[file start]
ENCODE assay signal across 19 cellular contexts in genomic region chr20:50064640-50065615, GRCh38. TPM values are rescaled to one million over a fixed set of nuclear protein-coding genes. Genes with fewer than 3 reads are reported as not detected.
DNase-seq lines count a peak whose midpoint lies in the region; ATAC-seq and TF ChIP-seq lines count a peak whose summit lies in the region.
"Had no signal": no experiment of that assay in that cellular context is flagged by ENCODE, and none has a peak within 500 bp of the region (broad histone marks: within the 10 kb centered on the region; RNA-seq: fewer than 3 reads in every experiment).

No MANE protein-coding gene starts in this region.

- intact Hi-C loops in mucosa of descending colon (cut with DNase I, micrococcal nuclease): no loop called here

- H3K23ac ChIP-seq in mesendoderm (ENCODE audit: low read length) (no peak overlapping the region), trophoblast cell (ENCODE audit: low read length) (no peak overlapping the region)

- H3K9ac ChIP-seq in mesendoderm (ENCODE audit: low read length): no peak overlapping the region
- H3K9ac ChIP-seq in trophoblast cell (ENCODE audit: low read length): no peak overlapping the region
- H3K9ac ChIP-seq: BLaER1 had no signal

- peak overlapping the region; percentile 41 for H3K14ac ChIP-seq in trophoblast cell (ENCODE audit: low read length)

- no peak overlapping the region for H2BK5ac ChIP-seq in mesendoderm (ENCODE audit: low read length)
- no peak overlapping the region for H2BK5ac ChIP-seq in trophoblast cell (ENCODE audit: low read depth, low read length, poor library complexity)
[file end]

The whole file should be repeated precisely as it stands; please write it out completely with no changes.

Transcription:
ENCODE assay signal across 19 cellular contexts in genomic region chr20:50064640-50065615, GRCh38. TPM values are rescaled to one million over a fixed set of nuclear protein-coding genes. Genes with fewer than 3 reads are reported as not detected.
DNase-seq lines count a peak whose midpoint lies in the region; ATAC-seq and TF ChIP-seq lines count a peak whose summit lies in the region.
"Had no signal": no experiment of that assay in that cellular context is flagged by ENCODE, and none has a peak within 500 bp of the region (broad histone marks: within the 10 kb centered on the region; RNA-seq: fewer than 3 reads in every experiment).

No MANE protein-coding gene starts in this region.

- intact Hi-C loops in mucosa of descending colon (cut with DNase I, micrococcal nuclease): no loop called here

- H3K23ac ChIP-seq in mesendoderm (ENCODE audit: low read length) (no peak overlapping the region), trophoblast cell (ENCODE audit: low read length) (no peak overlapping the region)

- H3K9ac ChIP-seq in mesendoderm (ENCODE audit: low read length): no peak overlapping the region
- H3K9ac ChIP-seq in trophoblast cell (ENCODE audit: low read length): no peak overlapping the region
- H3K9ac ChIP-seq: BLaER1 had no signal

- peak overlapping the region; percentile 41 for H3K14ac ChIP-seq in trophoblast cell (ENCODE audit: low read length)

- no peak overlapping the region for H2BK5ac ChIP-seq in mesendoderm (ENCODE audit: low read length)
- no peak overlapping the region for H2BK5ac ChIP-seq in trophoblast cell (ENCODE audit: low read depth, low read length, poor library complexity)